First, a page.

Stephen Jardine: Is the Michelin guide biased against Scottish food?

Despite the array of fine dining on offer, Scotland now has only eight restaurants with one star, writes Stephen Jardine.

Andrew Fairlie is the only chef in Scotland with two Michelin stars (Picture: Neil Hanna)
Andrew Fairlie is the only chef in Scotland with two Michelin stars (Picture: Neil Hanna)

Nicola Sturgeon last month launched a new tourism strategy to help grow the Scottish economy by£1 billion.

The industry-led Food Tourism Scotland Action Plan aims to boost the sector through a range of measures to connect visitors with food. “Scotland is already renowned as the land of food and drink with our quality produce known throughout the world,” said the First Minister. With visitors already spending £1bn a year on our food and drink, they clearly love what we offer. If only the restaurant industry bible felt the same. This week the Michelin Guide for 2019 was unveiled and it didn’t take long for Scottish chefs to digest the contents. No new stars for Scotland this year. In fact, thanks to three deletions from the list, Scotland now has just eight restaurants with one star, the lowest total in years, and one with two.

In contrast, a record 21 new stars were awarded in England and Ireland. With restaurants like Cail Bruaich and The Gannet delighting critics and customers in Glasgow, the absence of any Michelin stars in our biggest city remains a profound mystery but is a wider myopia at work? Does Michelin have a blind spot for Scotland?

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One chef who was hopeful this week is convinced that is the case. “It is almost as though Scotland does not exist. It is staggering,” they told me.

On paper it does look odd. Inver, Castle Terrace, Aizle, The Three Chimneys, The Torridon and Isle of Eriska all had good reasons to be optimistic. With great young chefs cooking at the top of their game and wowing reviewers, they appear to tick all the boxes. Except when it comes to the mysterious formula required by Michelin.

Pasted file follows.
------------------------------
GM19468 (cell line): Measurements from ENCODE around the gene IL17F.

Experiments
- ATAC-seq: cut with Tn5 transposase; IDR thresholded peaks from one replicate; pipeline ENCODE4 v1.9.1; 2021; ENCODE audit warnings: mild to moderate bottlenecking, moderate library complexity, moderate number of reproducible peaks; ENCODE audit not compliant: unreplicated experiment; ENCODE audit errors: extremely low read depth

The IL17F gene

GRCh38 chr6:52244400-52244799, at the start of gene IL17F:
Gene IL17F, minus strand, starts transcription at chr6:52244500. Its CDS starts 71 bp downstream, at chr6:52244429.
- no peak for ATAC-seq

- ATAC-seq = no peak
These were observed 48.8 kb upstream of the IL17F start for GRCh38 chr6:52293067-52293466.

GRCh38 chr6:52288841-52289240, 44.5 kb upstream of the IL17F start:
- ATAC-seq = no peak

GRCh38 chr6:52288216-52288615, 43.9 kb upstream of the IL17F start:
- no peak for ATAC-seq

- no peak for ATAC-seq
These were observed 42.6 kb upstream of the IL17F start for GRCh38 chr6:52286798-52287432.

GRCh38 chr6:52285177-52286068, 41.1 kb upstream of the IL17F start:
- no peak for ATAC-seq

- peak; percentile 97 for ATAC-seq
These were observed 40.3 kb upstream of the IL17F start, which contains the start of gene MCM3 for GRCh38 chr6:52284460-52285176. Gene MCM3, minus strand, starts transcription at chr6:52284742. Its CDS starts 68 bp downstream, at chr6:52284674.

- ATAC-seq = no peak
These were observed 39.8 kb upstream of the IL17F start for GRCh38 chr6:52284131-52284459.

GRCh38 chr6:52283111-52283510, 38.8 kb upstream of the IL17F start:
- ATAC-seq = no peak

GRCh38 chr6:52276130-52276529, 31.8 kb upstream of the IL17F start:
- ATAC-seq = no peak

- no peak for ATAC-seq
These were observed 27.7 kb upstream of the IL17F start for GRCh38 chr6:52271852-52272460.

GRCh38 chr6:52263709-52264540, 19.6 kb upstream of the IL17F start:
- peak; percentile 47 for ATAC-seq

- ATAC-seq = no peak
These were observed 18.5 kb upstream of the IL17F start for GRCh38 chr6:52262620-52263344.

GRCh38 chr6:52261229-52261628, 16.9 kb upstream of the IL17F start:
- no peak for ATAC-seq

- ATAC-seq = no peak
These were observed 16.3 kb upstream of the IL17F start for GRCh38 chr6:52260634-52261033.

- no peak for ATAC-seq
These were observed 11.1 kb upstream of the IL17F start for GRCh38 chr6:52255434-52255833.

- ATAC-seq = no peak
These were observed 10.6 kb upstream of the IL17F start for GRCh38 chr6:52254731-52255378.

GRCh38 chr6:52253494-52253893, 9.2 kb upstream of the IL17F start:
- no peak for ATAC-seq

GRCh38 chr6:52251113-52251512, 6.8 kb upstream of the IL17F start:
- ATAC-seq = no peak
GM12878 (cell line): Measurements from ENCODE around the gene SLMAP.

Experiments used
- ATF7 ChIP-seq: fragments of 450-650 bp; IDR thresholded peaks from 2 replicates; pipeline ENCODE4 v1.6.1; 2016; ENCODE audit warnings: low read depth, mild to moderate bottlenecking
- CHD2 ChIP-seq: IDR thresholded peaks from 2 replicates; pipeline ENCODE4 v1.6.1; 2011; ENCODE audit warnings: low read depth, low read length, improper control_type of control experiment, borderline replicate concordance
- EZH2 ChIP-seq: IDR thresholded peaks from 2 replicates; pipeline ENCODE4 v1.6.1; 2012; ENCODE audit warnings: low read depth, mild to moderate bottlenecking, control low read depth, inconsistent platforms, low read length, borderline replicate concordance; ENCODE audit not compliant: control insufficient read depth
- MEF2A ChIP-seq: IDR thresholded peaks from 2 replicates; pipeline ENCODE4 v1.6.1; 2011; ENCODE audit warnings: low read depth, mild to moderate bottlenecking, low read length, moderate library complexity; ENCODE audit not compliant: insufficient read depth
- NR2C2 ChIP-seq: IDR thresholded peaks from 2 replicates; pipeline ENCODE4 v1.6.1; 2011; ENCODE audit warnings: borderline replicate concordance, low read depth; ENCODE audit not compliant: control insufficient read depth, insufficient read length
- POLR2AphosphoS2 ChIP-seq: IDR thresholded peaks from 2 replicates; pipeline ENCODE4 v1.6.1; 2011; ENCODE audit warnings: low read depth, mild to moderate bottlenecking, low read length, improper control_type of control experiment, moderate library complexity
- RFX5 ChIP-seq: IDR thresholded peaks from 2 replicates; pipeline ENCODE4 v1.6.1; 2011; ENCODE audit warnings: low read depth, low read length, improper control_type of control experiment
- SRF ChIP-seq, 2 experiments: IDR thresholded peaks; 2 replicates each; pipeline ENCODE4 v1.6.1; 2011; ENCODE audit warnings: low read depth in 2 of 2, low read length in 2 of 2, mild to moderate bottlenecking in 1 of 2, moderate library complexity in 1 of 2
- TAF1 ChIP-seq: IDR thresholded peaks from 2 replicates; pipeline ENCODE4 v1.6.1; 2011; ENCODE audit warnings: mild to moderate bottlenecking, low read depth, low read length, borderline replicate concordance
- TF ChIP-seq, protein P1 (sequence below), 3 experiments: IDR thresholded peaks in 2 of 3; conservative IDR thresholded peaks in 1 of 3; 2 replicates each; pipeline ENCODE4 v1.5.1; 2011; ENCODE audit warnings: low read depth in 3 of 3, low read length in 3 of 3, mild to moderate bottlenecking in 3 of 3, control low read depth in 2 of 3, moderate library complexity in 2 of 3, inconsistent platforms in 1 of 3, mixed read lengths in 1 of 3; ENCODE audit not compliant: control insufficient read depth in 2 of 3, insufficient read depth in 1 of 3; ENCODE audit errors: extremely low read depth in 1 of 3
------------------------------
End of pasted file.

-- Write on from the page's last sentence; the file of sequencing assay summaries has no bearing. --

Even chefs who did make it queued up to question the decisions made this year calling them “frustrating” and “very disappointing”. So what is the problem? Could it be a deep-rooted prejudice dating back to the bad old days when fine dining in Scotland was more tatties than tasting menus? Or are the exciting developments in restaurants here just going unnoticed?

Two leading restaurant owners traditionally on the Michelin radar told me they are convinced they weren’t even inspected this year. Although inspectors book anonymously and pay their own bills, some then reveal their presence after eating. Others don’t but spotting them in remote rural parts of Scotland isn’t exactly rocket science. Despite the criticism this year, Michelin insist Scotland isn’t getting a raw deal. “There hasn’t been a change in the inspection process. We make an announced visit about every 18 months, and we certainly don’t have a blind spot when it comes to Scotland. There are some excellent restaurants there, and the team covers the length and breadth of Scotland to make sure we are absolutely confident in our selection,” said Rebecca Burr, director of the Michelin Guide Great Britain and Ireland.

But a lot can happen in 18 months. Restaurants have launched, been savaged by TripAdvisor and closed far faster than that. If a week is a long time in politics, 18 months is an eternity in the world of food. Michelin needs to put its foot down and get up to speed with Scotland’s food and drink journey.